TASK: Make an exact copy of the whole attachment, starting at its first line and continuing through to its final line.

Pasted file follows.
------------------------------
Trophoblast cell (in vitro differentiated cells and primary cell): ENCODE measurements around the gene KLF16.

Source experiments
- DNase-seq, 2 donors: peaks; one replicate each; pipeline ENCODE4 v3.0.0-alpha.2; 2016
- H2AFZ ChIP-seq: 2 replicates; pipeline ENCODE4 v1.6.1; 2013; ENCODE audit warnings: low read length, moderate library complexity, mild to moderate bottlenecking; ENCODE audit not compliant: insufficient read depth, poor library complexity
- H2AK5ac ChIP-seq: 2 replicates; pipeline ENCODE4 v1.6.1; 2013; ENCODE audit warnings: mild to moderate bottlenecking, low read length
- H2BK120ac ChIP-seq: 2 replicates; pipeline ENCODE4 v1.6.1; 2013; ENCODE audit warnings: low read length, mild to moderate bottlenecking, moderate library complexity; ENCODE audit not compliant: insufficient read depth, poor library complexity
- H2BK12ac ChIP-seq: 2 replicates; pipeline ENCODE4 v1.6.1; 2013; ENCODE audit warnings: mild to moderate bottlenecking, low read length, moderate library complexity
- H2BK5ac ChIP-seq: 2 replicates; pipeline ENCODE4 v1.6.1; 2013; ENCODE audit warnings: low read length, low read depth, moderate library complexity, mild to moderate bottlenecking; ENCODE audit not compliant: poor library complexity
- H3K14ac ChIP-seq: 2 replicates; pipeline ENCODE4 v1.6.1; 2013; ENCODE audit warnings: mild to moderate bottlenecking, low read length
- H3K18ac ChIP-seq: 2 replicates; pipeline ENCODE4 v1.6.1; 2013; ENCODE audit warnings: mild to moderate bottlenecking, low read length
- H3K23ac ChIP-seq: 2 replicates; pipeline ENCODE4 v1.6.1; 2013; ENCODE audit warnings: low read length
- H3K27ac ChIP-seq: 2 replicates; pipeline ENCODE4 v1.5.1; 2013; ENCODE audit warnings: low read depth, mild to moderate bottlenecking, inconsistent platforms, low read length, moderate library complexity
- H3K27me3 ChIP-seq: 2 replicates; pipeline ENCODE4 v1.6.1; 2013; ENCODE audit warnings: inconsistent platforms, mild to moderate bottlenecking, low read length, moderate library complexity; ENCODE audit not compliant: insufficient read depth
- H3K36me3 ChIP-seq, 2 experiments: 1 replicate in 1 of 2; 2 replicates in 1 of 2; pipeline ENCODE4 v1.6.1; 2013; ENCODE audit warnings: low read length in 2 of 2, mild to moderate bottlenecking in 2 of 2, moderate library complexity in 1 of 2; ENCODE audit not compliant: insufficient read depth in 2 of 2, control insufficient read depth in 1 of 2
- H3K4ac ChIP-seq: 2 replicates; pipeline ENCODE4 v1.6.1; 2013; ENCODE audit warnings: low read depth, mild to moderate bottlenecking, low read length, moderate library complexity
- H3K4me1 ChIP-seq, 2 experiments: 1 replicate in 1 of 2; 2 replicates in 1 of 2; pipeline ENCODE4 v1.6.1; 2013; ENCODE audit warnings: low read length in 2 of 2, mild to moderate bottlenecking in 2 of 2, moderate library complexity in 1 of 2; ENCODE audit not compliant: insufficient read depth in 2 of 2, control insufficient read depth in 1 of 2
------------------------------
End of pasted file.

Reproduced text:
Trophoblast cell (in vitro differentiated cells and primary cell): ENCODE measurements around the gene KLF16.

Source experiments
- DNase-seq, 2 donors: peaks; one replicate each; pipeline ENCODE4 v3.0.0-alpha.2; 2016
- H2AFZ ChIP-seq: 2 replicates; pipeline ENCODE4 v1.6.1; 2013; ENCODE audit warnings: low read length, moderate library complexity, mild to moderate bottlenecking; ENCODE audit not compliant: insufficient read depth, poor library complexity
- H2AK5ac ChIP-seq: 2 replicates; pipeline ENCODE4 v1.6.1; 2013; ENCODE audit warnings: mild to moderate bottlenecking, low read length
- H2BK120ac ChIP-seq: 2 replicates; pipeline ENCODE4 v1.6.1; 2013; ENCODE audit warnings: low read length, mild to moderate bottlenecking, moderate library complexity; ENCODE audit not compliant: insufficient read depth, poor library complexity
- H2BK12ac ChIP-seq: 2 replicates; pipeline ENCODE4 v1.6.1; 2013; ENCODE audit warnings: mild to moderate bottlenecking, low read length, moderate library complexity
- H2BK5ac ChIP-seq: 2 replicates; pipeline ENCODE4 v1.6.1; 2013; ENCODE audit warnings: low read length, low read depth, moderate library complexity, mild to moderate bottlenecking; ENCODE audit not compliant: poor library complexity
- H3K14ac ChIP-seq: 2 replicates; pipeline ENCODE4 v1.6.1; 2013; ENCODE audit warnings: mild to moderate bottlenecking, low read length
- H3K18ac ChIP-seq: 2 replicates; pipeline ENCODE4 v1.6.1; 2013; ENCODE audit warnings: mild to moderate bottlenecking, low read length
- H3K23ac ChIP-seq: 2 replicates; pipeline ENCODE4 v1.6.1; 2013; ENCODE audit warnings: low read length
- H3K27ac ChIP-seq: 2 replicates; pipeline ENCODE4 v1.5.1; 2013; ENCODE audit warnings: low read depth, mild to moderate bottlenecking, inconsistent platforms, low read length, moderate library complexity
- H3K27me3 ChIP-seq: 2 replicates; pipeline ENCODE4 v1.6.1; 2013; ENCODE audit warnings: inconsistent platforms, mild to moderate bottlenecking, low read length, moderate library complexity; ENCODE audit not compliant: insufficient read depth
- H3K36me3 ChIP-seq, 2 experiments: 1 replicate in 1 of 2; 2 replicates in 1 of 2; pipeline ENCODE4 v1.6.1; 2013; ENCODE audit warnings: low read length in 2 of 2, mild to moderate bottlenecking in 2 of 2, moderate library complexity in 1 of 2; ENCODE audit not compliant: insufficient read depth in 2 of 2, control insufficient read depth in 1 of 2
- H3K4ac ChIP-seq: 2 replicates; pipeline ENCODE4 v1.6.1; 2013; ENCODE audit warnings: low read depth, mild to moderate bottlenecking, low read length, moderate library complexity
- H3K4me1 ChIP-seq, 2 experiments: 1 replicate in 1 of 2; 2 replicates in 1 of 2; pipeline ENCODE4 v1.6.1; 2013; ENCODE audit warnings: low read length in 2 of 2, mild to moderate bottlenecking in 2 of 2, moderate library complexity in 1 of 2; ENCODE audit not compliant: insufficient read depth in 2 of 2, control insufficient read depth in 1 of 2